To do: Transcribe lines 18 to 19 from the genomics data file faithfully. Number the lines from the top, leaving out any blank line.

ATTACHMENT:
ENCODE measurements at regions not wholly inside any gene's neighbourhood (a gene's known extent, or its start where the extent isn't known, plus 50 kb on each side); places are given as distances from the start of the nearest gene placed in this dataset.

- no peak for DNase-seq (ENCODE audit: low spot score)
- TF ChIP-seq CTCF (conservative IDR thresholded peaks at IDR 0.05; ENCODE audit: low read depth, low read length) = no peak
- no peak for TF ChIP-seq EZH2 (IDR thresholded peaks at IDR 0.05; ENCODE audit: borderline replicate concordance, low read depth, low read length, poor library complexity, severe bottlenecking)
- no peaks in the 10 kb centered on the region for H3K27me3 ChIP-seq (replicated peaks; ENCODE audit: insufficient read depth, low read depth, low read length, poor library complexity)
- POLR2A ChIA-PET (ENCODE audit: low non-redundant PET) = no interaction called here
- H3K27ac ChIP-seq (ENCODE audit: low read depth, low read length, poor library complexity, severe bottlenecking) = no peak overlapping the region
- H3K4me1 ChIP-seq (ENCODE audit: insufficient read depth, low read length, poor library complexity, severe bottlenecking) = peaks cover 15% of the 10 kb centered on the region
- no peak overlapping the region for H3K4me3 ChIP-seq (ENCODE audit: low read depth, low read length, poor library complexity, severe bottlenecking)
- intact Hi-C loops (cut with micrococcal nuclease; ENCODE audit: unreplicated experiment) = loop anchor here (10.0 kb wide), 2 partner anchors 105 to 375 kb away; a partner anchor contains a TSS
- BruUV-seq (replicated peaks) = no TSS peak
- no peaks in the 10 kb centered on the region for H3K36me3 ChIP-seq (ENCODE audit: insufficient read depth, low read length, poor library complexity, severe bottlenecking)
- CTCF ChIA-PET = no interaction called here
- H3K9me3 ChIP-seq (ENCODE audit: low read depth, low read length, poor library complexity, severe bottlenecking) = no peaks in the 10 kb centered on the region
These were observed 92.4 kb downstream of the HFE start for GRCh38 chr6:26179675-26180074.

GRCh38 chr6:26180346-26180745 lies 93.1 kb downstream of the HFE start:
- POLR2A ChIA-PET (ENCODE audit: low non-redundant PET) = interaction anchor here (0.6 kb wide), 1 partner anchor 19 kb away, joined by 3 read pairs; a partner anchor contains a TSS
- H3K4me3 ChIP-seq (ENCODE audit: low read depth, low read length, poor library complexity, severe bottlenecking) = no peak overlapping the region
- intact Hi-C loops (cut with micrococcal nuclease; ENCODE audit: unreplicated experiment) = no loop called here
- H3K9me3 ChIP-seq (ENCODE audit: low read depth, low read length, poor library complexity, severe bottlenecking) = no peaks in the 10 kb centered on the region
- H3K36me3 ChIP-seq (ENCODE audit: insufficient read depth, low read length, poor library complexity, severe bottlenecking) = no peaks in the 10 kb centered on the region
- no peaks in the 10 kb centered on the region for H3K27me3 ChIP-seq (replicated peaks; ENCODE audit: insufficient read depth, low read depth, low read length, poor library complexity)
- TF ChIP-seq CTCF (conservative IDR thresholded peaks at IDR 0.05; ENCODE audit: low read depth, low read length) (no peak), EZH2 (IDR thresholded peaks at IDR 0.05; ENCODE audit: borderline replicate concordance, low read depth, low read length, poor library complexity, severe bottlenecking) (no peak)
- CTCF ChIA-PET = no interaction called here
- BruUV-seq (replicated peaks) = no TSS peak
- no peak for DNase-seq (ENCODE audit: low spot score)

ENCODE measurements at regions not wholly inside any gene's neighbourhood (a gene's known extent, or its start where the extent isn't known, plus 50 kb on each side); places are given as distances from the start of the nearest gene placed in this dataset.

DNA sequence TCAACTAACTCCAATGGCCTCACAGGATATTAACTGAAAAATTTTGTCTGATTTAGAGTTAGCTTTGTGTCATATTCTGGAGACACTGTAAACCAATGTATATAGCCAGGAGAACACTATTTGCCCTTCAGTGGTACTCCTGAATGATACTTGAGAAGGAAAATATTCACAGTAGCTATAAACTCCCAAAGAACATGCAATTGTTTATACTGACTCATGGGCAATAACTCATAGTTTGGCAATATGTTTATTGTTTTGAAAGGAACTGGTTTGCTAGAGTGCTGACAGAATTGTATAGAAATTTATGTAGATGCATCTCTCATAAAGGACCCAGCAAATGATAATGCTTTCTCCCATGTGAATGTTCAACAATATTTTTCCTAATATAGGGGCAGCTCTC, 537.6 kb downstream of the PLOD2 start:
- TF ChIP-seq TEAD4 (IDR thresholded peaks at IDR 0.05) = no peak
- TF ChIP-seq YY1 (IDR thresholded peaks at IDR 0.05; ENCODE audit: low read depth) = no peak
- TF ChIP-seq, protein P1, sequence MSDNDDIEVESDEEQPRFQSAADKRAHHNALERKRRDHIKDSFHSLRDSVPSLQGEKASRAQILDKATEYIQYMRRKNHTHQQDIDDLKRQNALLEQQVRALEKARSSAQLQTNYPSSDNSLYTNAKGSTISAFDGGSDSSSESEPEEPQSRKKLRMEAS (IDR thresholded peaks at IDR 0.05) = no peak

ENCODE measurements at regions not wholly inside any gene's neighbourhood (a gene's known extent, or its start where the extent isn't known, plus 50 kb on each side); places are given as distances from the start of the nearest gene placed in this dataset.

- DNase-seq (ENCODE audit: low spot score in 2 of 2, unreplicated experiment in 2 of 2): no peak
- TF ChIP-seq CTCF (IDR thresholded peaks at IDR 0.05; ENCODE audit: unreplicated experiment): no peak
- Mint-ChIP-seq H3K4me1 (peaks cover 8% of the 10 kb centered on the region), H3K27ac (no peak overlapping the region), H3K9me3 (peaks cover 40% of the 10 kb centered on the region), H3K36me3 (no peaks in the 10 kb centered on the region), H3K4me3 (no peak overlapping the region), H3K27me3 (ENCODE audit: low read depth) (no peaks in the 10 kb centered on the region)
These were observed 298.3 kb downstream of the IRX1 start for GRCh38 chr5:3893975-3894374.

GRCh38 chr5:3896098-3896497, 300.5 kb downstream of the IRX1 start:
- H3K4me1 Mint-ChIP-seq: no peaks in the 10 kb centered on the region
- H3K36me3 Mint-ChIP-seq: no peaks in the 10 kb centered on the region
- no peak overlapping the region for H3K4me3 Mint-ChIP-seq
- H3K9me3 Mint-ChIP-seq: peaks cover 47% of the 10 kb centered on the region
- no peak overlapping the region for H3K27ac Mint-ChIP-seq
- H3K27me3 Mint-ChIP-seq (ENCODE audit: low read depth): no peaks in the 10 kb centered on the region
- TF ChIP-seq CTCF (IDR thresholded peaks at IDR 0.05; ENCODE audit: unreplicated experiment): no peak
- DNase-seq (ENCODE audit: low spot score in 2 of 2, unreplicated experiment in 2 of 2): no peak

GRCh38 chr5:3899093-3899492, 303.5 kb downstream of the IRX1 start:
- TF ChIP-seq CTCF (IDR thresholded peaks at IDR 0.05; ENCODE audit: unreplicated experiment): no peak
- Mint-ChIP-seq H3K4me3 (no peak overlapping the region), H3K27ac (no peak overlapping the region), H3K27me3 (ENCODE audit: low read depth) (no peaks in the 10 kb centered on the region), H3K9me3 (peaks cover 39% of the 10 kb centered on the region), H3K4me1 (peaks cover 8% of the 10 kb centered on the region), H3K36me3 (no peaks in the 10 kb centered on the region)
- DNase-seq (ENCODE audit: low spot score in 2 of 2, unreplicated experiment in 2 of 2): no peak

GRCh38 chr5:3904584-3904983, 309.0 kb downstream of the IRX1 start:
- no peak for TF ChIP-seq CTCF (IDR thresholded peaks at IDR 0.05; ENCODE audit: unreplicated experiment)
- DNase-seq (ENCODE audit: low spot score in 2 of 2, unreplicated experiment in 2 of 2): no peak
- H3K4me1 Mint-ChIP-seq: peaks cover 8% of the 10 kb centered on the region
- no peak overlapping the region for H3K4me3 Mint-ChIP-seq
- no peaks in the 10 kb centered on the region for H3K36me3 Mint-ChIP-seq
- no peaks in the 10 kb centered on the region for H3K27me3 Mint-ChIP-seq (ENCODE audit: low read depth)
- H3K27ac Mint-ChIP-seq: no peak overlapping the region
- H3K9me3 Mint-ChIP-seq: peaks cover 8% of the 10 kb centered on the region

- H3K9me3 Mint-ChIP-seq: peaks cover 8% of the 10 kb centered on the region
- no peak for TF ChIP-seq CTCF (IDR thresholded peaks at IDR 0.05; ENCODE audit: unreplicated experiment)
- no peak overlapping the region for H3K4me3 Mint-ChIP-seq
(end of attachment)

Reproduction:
- H3K4me3 ChIP-seq (ENCODE audit: low read depth, low read length, poor library complexity, severe bottlenecking) = no peak overlapping the region
- intact Hi-C loops (cut with micrococcal nuclease; ENCODE audit: unreplicated experiment) = no loop called here